Alongside his competing, Jesse has also always been invested in real rock. At 11, he climbed his first 5.12, Kick me in Jimmy’s in the Red River Gorge, and at 13 his first 5.13a with Skin Boat, also in the Red. By the time he was at college he was tackling elite sport lines and boulders, such as Southern Smoke (5.14c) at the Red River Gorge, China Beach (5.14b/c) in Rumney New Hampshire, The Exfoliator (V12) at Mt Evans, Colorado, and Crown of Aragon (V13) at Hueco Tanks, Texas, to name but a few.

It was during his time at college that Jesse took on his biggest outdoor project. A strong competitor for the hardest route east of the Rockies, Jaws II in Rumney was originally a 5.14b line until two holds broke off, rendering it far harder. After a handful of ascents, the consensus stands at 5.15a (9a+). The route, which contains two very difficult cruxes, took Jesse around 21 days over two years to complete.

To spend 21 days examining and trying a single rock face takes a different kind of desire than I was used to,” wrote Jesse on his blog. “I thought about it while going on runs, while daydreaming in class, or before falling asleep.

Sending this climb, was about more than just a grade,” he continues. “This climb became a symbol of having an impossible seeming goal, and still being able to maintain the perseverance and dedication to accomplish it. Whether you’re climbing 5.11 or 5.15, the path to success is the same. The process is all about learning how to stay with a goal, even if you never thought it was possible in the first place.”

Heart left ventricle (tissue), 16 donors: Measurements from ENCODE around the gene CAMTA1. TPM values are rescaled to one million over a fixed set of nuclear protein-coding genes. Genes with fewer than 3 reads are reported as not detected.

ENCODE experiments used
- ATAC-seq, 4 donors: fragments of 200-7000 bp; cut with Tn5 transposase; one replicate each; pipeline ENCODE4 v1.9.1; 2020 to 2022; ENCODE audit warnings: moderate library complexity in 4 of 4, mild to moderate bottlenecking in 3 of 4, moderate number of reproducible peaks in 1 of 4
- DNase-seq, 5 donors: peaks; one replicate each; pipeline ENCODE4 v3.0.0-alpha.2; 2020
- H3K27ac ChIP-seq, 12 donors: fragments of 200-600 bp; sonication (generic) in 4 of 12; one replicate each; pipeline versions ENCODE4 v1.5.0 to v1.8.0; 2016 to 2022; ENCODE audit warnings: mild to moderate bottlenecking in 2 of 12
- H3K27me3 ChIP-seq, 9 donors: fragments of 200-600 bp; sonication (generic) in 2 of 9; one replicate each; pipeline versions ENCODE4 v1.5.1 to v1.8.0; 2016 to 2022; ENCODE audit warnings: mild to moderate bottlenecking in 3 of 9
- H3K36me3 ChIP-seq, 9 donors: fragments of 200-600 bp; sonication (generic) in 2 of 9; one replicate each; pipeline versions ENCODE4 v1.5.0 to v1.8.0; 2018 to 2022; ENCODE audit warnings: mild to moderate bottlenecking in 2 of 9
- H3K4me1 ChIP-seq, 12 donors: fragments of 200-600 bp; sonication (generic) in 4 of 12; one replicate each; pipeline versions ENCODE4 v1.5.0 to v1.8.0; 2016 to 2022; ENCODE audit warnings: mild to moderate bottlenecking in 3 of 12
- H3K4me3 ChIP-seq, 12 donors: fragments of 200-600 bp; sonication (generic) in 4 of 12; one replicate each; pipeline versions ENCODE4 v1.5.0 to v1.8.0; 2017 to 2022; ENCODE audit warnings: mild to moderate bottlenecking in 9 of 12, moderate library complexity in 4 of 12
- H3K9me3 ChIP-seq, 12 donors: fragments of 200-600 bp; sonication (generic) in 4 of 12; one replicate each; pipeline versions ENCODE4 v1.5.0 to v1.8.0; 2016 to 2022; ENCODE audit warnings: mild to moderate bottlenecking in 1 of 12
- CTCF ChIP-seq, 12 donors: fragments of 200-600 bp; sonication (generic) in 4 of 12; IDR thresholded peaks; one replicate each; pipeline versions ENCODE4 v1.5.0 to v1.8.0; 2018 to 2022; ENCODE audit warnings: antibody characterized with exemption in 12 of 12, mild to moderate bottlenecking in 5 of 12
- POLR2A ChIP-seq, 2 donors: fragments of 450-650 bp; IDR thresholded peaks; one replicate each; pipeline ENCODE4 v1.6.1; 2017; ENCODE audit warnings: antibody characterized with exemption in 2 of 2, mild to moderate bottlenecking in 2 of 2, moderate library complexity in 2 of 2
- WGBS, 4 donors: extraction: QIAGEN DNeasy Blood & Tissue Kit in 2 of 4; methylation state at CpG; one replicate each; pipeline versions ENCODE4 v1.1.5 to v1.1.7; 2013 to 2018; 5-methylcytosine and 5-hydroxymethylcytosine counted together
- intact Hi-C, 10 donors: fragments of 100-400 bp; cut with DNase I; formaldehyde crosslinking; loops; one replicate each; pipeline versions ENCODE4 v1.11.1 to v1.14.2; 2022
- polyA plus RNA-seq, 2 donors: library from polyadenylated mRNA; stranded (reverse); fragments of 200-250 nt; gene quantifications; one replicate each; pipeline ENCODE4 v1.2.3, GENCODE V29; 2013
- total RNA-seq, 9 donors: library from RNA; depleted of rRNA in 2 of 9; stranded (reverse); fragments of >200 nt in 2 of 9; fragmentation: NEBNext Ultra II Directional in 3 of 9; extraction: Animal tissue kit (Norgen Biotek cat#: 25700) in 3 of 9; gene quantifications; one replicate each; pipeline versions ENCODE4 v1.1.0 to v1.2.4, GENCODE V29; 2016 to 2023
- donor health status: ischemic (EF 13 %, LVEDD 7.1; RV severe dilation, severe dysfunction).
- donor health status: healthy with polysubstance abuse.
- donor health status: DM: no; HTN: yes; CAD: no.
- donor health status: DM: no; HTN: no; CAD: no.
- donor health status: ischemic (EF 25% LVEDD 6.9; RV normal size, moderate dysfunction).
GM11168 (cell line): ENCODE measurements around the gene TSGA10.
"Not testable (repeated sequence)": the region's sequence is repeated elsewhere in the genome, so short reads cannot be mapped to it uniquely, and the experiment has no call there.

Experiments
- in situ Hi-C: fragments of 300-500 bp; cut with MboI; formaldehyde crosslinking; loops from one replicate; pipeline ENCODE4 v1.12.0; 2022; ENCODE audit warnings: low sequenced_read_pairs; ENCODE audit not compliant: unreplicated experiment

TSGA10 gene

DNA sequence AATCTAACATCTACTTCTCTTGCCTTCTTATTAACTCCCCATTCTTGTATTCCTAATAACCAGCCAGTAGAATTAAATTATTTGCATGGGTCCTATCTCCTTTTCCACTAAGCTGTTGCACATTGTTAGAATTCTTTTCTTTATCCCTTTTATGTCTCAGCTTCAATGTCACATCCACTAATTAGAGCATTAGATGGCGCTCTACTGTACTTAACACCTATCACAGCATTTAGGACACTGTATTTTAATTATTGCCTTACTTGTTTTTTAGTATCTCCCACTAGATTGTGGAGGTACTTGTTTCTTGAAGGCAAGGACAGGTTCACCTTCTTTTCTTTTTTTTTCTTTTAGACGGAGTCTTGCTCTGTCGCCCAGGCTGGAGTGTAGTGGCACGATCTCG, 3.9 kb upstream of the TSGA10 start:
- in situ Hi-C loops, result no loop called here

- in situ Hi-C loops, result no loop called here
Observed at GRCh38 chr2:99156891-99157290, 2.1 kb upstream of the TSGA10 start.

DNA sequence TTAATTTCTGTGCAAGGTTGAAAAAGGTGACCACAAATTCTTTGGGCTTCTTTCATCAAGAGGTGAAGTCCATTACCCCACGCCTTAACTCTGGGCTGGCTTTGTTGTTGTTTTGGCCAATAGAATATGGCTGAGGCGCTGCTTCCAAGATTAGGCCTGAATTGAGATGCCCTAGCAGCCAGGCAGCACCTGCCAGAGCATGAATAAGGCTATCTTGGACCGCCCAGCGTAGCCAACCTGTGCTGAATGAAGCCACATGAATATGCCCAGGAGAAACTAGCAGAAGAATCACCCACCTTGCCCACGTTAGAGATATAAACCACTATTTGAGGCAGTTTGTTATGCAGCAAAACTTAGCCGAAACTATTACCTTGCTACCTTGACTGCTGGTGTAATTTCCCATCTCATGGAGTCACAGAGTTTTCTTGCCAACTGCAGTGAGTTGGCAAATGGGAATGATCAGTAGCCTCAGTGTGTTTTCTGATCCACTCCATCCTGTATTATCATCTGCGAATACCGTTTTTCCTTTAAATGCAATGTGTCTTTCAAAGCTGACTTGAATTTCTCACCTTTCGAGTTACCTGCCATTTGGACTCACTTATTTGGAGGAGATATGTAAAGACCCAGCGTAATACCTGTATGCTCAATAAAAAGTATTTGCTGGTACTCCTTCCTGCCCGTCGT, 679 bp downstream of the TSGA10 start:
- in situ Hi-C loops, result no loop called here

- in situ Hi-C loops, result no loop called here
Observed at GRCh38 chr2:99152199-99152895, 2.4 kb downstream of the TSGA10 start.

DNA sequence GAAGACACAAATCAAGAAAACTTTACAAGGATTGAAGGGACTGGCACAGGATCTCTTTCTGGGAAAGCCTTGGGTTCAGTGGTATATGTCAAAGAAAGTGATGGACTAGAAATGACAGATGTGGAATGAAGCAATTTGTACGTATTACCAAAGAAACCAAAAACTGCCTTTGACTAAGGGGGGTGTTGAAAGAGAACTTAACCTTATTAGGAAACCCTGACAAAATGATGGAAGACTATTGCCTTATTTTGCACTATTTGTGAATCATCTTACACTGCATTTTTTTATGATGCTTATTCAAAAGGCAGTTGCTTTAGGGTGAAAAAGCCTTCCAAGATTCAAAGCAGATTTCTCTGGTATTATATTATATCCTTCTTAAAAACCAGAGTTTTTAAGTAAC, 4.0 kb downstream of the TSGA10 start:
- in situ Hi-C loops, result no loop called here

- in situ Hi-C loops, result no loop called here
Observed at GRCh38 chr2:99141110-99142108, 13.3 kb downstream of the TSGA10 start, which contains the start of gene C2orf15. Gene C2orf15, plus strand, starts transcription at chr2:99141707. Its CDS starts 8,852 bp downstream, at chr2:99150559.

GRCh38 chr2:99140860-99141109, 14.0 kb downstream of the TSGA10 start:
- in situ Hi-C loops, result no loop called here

Jesse in silhouette climbing on an overhang in the climbing gym © Gabe Mayberry @mayberrygabriel
Proficient both inside and outside on real rock, Jesse has climbed up to 5.15a (9a+) and bouldered up to V14. © @mayberrygaberiel

After ticking Jaws II in November 2018, Jesse went on smash through more elite routes, both in the U.S. and abroad. A small selection includes: Everything is Karate (5.14c) in California; Bad Girls Club (514c/d) in Rifle, Colorado; Hades (9a) in Götterwand, Austria; Underground (9a) in Arco, Italy; and Mooiste Meisie (V13), The Vice (V13) and Book Club (V14) in Rocklands, South Africa. In November 2021, he made headlines with a flash ascent of Livin Astro, a powerful and complex 5.14c route in Rumney.

I had been saving this one for a while to give an honest flash go, and I couldn’t believe it when it paid off,” says Jesse. “It felt pretty surreal to be able to do this mega line so fast.

But despite being an elite rock athlete, Jesse is quick to point out that it’s not all about the grades, and that some of his proudest moments include more modest numbers, such as sending the traditional crack climb Happy Hands (5.9) in the New River Gorge, flashing the sought-after 5.13a Dial 911 also in the New, and climbing Table Mountain in South Africa, after being caught in a thunderstorm on his first attempt. 

When he’s not climbing, training or working remotely for the Harvard Biolab, Jesse enjoys spending time with friends, cooking, baking granola, playing the banjo and reading a good book.

I’m a believer in putting in the hard work whether it’s a field that you’re new to, or one you’ve been experienced at for a long period of time,” says Jesse, when asked where he sees himself in 10 years. “So, I see myself continuing to put in the work 10 years from now. That’s for sure climbing, but I also hope to be making the world more accessible for everyone through engineering."

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Jesse Grupper